B.C., First Nations reveal marine plans

Great Bear Rainforest ecosystem management extended to oceans around B.C. coast, without federal participation

The B.C. government has completed regional marine plans with 18 First Nations on the B.C. Coast, from northern Vancouver Island up to the Alaska border.

The marine plans are to be an extension of the 2007 coastal land use plan that has become known as the Great Bear Rainforest agreement. The four regions are Haida Gwaii, Central Coast, North Coast and North Vancouver Island, but they do not attempt to intrude on the key federal jurisdictions of shipping and fisheries management.

Aboriginal leaders said they were proceeding with B.C. and environmental organizations, but the federal government has not participated in what they call MaPP, the Marine Planning Partnership for the North Pacific Coast.

Haida Nation President Peter Lantin said the marine plan for the waters around Haida Gwaii sets aside 20 per cent as a marine reserve, and discussions with Ottawa are underway to add more area around Gwaii Haanas National Park Reserve. But with pipelines and oil and gas projects proposed for the region, the plans are far from completion.

“When we embarked on this journey a decade ago, the whole intent was to be comprehensive marine planning, which involves everything,” Lantin said. “So as the environment’s changed over the last 10 years around those federal jurisdictional issues, we’ve seen them not want to be part of this process.”

The Haida Nation remains opposed to crude oil tanker traffic through its marine territory, and is studying the issue of liquefied natural gas tankers in North Coast waters, he said.

Fisheries and Oceans Minister Gail Shea’s office issued a statement in response to the announcement in Victoria.

“The Department of Fisheries and Oceans did not participate in MaPP as it is involved in similar initiatives with similar partners such as the Canada-B.C. Marine Protected Area network strategy, which achieves marine protection and conservation goals through a joint federal-provincial approach, collaborative decision-making and a participatory process,” the statement said.

Doug Neasloss, representative of the Central Coast Indigenous Resource Alliance, thanked Tides Canada and the Gordon and Betty Moore Foundation, a San Francisco-based environmental charity started by a co-founder of Intel Corp., for continuing to support the establishment of protected areas on the B.C. coast.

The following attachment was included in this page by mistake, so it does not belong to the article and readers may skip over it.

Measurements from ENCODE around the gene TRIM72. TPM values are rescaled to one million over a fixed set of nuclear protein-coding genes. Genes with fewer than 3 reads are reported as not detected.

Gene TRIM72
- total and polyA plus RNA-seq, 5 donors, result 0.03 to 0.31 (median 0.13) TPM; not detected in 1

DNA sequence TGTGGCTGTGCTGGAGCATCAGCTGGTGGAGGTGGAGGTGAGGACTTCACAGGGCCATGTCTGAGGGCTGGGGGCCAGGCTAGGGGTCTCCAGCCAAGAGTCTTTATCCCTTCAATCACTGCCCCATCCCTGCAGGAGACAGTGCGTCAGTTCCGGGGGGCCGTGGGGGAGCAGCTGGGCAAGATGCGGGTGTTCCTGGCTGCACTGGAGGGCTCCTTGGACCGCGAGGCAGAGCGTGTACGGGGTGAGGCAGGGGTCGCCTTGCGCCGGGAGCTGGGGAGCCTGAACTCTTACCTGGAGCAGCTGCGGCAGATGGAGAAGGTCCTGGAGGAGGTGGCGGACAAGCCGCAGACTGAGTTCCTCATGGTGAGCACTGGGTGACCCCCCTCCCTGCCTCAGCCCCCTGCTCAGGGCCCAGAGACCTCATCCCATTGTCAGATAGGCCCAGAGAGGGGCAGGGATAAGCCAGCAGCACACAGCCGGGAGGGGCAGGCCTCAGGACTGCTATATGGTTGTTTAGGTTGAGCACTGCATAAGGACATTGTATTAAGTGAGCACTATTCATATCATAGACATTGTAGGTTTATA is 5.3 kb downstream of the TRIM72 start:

U.S. donors working through the Tides Foundation put up $60 million in 2007 to participate in the Great Bear Rainforest land use agreement. B.C. and the federal government put up $30 million each.

 

Just Posted

Stabbing at Surrey banquet hall sends man to hospital

RCMP says victim has ‘non-life threatening’ injuries, incident still under investigation

55-year-old man taken to hospital after fire at Surrey RV park

Firefighters find man suffering from smoke inhalation, burns to face and hands: battalion chief

Slam poetry creates catharsis for North Delta youth

Burnsview Secondary team gearing up for poetry festival and competition in April

South Surrey parking ticket perplexes, frustrates

Theresa Delaney predicts more people will be wrongly ticketed

B.C. students win Great Waters Challenge video contest

Video, mural and song about saving the salmon claims the top prize

B.C. athlete takes home gold in freestyle aerials at Canada Games

Brayden Kuroda won the event with a combined score of 121.65.

Pedestrian in serious condition after hit by car downtown Abbotsford

A youth was also hit, suffered minor injuries, police say

Cabinet likely to extend deadline to reconsider Trans Mountain pipeline

New round of consultations with Indigenous communities is coming

B.C. government provides $75,000 towards salmon study

Study looks at abundance and health of Pacific salmon in Gulf of Alaska

Murdered and missing honoured at Stolen Sisters Memorial March in B.C.

‘We come together to make change within the systems in our society’

UBC researchers develop inexpensive tool to test drinking water

The tricoder can test for biological contamination in real-time

Disgraced ex-Congressman Anthony Weiner released from prison

He was convicted of having illicit online contact with a 15-year-old North Carolina girl in 2017

Most Read